A Newsworthy Fate

This entry is a guest posting by AAA Foundation research and education coordinator Bruce Hamilton, who shares his thoughts on the May 26 crash that killed recent Yale grad Marina Keegan on Cape Cod. Keegan and Hamilton both grew up in Wayland, Massachusetts.

By now, many people across the country have heard the name Marina Keegan. Her story as an aspiring journalist, killed in a traffic crash just one week after graduating from Yale and publishing her final piece in the Yale Daily News – in which she reminded her fellow students of their shared youth and limitless possibilities – has ignited the national media. Preliminary investigations have indicated that Marina’s boyfriend, who was driving, fell asleep at the wheel. Thankfully, he survived and escaped serious physical injury.

The Foundation has called drowsy driving one of the most significant and under-appreciated traffic safety concerns, and our research has estimated that roughly one-in-six fatal crashes involves a drowsy driver. Additionally, while nearly all (96%) drivers say they believe driving while drowsy is unacceptable, roughly one third (32%) admit having done so in the past month.

While crashes like Marina’s are of professional concern to me, this story actually caught my attention for a different reason. I didn’t come across the news of her death in the Washington Post, New York Times, or any of the other major outlets that covered it. Instead, I first read the story in the local newspaper serving Marina’s and my hometown of Wayland, MA. Before reading about Marina the playwright and journalist, I read about Marina the friend, sister, and daughter, and the girl who loved growing up next to my elementary school.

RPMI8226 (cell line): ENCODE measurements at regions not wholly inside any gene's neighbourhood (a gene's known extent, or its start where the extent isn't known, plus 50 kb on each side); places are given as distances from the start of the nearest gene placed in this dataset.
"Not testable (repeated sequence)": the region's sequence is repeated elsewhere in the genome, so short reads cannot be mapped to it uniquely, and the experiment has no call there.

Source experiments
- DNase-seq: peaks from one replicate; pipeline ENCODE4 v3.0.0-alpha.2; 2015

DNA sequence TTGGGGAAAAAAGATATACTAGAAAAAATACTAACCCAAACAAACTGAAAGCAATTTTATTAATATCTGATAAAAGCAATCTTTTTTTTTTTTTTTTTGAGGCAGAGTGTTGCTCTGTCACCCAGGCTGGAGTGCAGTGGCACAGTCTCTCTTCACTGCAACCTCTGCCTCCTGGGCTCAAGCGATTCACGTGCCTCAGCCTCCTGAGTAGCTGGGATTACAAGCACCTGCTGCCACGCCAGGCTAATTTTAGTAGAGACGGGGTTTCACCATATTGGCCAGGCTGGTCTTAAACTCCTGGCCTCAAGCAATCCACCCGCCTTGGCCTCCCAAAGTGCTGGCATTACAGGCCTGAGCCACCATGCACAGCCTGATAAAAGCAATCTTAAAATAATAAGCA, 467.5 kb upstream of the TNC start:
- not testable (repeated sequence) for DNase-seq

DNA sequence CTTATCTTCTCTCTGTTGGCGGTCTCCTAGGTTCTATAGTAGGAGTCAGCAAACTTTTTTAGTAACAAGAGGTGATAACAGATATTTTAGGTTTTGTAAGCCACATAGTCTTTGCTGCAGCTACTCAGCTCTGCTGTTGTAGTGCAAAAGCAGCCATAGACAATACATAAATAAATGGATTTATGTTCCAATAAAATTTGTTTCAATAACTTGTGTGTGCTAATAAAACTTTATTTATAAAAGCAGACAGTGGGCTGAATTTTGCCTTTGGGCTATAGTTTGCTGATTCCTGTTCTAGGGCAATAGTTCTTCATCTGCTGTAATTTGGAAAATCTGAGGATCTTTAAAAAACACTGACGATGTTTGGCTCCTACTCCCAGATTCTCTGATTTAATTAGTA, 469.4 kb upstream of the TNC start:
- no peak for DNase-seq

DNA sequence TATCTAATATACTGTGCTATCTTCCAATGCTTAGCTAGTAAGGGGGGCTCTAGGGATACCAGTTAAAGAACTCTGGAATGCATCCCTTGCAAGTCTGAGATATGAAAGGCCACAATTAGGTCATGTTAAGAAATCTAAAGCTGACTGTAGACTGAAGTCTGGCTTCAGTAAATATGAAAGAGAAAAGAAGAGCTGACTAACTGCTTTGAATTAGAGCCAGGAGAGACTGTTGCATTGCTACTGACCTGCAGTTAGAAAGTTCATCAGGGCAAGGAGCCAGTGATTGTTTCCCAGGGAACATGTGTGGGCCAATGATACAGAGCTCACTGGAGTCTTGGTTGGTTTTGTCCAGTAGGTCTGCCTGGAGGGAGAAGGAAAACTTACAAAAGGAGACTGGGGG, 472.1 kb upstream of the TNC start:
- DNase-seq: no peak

While I didn't know Marina personally, our town is small and I remember the family name. At dinner on the day I learned of her passing, I mentioned the story and the Wayland connection to some acquaintances. They'd heard about it, but they were unmoved. They reminded me that people die in car crashes all the time; that the national media will never report on most of them; that Marina's story was sad but not "special."

What a potent reminder of why I work in this field.

Traffic crashes leave empty chairs at dining room tables and moments of silence at graduations. Traffic injuries leave victims with lifelong challenges and obstacles, which, to be sure, they confront bravely, but which nobody deserves. Traffic crashes cause violent, preventable deaths.

Traffic crashes are newsworthy.

While I am pleased that Marina’s story has generated interest, I am concerned that some of the coverage has taken on an almost romantic tone while reflecting on fate and loss. The implication is that what is “newsworthy” is some imagined poetic connection between Marina’s youthful writings and untimely death, rather than the fact that her passing was violent and preventable. There has been little, if any, acknowledgment that “justice” for crash victims can come in the form of concerted efforts to prevent future fatalities, and that all of us have a responsibility to keep the roads safe for everybody. One article I read went so far as to say that the lesson learned from Marina’s story is that life and death are entirely beyond our control.

Implicit in the Foundation’s mission is the rejection of this very notion. We work every day to demonstrate that the causes and consequences of crashes can be studied and understood, and that the findings can be used to develop risk-management strategies with tangible, life-saving results. We can never “do enough” for those who have passed away, but until we finally confront the leading killer of young people, we will not be doing right by Marina and the 32,000 other Americans who will share her story this year.